I gotta get something off my chest.
My kid Owen loves Thomas the Tank Engine. (Like, obsessed.)
Needless to say, we end up watching Thomas videos a LOT around the Gilder house.
And I have to admit…Thomas annoys the crap out of me. Every episode goes like this:
- Sir Topham Hatt has a “very special” job for Thomas.
- Thomas screws up the job.
- Sir Topham Hatt is “cross.”
- Thomas makes everything right.
If I was Sir Topham Hatt, I would have fired Thomas a long time ago.
(I don’t care if the show is named after you, you big blue hunk of metal.)
But it makes me think (as all things do) about music and recording.
If you’re just getting into recording, buckle up. You’re about to make a bunch of mistakes, and that’s totally FINE.
The key is to realize the mistake, analyze it a little bit, and make the necessary changes to prevent it from happening again.
See, Thomas doesn’t do that.
He does what he wants to do, then after he’s caused “great confusion and delay,” he immediately goes into clean-up mode. He screws it up, cleans it up, and goes on to do it again in the next episode…rather than learning from his mistake.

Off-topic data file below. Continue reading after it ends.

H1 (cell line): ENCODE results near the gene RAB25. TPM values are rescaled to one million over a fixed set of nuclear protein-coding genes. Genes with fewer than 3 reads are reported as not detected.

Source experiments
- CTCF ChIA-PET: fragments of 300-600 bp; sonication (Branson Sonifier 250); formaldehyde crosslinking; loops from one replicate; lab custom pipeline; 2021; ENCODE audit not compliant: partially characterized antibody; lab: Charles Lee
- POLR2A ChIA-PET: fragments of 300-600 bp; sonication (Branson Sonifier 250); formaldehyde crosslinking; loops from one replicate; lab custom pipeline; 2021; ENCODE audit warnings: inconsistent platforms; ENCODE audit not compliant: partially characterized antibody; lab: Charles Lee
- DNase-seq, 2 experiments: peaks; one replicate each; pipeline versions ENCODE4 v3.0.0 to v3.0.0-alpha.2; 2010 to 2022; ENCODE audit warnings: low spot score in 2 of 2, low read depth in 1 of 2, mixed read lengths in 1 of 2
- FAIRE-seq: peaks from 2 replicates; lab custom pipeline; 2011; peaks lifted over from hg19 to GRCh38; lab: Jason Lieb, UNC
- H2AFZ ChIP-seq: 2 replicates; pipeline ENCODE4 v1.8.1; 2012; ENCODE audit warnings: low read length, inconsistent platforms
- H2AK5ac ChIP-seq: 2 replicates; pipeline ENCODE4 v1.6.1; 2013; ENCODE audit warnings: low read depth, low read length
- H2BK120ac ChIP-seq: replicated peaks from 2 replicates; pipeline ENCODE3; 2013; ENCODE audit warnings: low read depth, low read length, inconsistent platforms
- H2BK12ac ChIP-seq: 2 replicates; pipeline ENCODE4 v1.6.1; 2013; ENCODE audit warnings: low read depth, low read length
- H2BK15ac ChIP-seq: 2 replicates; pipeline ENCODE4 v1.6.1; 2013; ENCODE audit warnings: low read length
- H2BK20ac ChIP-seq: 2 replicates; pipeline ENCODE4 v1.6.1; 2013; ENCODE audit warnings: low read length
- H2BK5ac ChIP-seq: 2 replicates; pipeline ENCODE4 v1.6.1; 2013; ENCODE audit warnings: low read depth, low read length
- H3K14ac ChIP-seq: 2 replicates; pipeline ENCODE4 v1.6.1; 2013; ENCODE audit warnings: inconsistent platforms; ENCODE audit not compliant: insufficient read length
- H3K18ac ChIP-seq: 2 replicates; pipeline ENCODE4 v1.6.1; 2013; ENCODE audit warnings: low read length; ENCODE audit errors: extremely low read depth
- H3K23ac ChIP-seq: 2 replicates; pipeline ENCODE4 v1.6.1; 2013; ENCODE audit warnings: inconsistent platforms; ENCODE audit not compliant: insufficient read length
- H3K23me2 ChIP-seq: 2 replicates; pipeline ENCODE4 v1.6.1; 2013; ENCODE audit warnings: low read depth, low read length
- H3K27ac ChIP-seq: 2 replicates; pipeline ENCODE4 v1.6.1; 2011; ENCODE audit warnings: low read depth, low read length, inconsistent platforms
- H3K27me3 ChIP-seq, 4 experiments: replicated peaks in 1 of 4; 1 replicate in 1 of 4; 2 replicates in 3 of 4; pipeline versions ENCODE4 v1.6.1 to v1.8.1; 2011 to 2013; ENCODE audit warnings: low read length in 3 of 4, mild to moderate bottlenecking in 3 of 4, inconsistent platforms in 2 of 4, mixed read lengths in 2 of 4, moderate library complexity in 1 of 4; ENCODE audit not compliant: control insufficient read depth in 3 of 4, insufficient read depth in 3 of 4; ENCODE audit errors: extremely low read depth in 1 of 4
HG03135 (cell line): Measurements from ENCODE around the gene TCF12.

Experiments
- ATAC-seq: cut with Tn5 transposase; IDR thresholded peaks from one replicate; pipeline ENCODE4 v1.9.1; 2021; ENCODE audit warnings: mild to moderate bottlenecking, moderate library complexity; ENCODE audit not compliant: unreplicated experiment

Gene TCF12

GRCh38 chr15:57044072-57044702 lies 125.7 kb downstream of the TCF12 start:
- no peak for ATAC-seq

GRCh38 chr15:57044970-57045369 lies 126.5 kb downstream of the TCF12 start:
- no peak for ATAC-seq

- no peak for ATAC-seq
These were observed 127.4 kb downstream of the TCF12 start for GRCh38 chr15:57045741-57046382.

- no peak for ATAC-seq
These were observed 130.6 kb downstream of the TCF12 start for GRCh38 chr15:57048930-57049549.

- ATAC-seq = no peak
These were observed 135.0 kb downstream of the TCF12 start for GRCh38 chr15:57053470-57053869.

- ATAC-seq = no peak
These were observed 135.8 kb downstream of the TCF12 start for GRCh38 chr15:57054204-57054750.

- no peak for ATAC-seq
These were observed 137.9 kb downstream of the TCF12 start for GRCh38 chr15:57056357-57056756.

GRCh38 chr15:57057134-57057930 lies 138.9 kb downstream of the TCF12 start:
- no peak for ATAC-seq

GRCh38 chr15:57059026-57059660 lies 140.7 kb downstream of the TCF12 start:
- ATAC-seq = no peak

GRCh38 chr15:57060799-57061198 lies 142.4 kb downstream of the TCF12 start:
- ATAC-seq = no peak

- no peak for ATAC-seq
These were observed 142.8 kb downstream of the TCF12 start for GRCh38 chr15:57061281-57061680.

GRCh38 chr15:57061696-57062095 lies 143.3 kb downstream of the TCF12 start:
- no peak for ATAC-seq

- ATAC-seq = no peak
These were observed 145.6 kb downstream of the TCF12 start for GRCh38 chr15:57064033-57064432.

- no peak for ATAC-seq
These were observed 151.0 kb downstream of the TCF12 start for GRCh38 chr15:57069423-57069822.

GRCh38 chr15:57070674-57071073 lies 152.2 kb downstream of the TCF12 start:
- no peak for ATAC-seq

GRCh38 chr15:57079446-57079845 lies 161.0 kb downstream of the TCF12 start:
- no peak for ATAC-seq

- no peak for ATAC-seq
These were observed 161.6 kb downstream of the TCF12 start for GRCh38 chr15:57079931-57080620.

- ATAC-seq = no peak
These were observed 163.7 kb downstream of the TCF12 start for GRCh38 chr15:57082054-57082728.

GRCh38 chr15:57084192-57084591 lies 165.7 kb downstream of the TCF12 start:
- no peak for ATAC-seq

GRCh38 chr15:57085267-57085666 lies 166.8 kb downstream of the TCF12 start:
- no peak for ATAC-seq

Let’s say I’m playing guitar at church one weekend. If I refuse to rehearse beforehand, I’m probably going to make a bunch of mistakes. If I continue to do that every single time I play, at some point somebody needs to smack me around and point out that I’m not adequately preparing (and that would be the right thing to do).
It’s the same with recording. If you’re constantly boosting the low-mids in your mixes, and you’re constantly getting really muddy mixes, you need to change what you’re doing. Continue doing the same thing, and you’ll continue to get the same results. (And people may be “cross” with you.)
Don’t be Thomas the Tank Engineer. Don’t do the same silly things over and over. At some point you’ll become fed up with the whole music thing, and you’ll move on to something like disc golf or scrap-booking.
Please don’t do that.
Commit to learning the craft, to mastering the tools.
Make mistakes, then correct them…then next time you can avoid those mistakes altogether.
To learn how to be a “really useful” engineer, who uses EQ like a boss, toot on over to: